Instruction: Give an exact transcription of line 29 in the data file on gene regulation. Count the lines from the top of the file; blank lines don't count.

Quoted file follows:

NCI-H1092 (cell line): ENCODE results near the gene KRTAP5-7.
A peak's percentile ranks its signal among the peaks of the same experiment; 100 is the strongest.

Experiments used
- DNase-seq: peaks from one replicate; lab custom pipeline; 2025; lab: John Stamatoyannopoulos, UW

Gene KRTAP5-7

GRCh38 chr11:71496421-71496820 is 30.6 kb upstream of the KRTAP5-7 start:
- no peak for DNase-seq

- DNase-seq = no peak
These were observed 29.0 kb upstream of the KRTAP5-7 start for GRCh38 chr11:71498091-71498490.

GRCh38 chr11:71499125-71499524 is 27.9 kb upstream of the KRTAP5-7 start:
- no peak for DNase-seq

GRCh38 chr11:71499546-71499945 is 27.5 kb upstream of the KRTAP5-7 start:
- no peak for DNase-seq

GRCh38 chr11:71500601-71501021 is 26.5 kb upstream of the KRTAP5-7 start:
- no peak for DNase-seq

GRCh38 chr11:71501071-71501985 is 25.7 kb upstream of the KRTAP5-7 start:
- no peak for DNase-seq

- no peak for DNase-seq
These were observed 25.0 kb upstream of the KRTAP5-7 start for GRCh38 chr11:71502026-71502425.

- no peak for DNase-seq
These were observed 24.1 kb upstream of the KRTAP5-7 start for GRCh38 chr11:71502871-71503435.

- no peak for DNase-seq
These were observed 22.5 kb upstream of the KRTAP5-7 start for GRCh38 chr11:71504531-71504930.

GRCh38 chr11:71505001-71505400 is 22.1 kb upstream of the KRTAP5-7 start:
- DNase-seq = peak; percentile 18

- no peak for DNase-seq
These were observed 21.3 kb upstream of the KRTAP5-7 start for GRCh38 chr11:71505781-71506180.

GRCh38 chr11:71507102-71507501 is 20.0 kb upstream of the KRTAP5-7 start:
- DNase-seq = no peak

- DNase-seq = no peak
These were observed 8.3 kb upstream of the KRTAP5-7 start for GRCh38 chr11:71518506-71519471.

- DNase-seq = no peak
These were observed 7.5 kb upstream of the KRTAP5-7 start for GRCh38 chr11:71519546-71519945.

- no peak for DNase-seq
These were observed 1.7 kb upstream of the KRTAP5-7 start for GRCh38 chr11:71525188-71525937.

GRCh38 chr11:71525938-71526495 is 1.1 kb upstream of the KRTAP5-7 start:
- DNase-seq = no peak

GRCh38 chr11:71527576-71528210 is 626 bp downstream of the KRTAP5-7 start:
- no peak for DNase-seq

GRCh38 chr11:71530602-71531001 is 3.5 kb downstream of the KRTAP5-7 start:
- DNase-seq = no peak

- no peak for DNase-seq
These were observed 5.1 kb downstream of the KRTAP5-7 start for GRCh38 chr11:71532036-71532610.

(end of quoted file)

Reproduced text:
- DNase-seq = no peak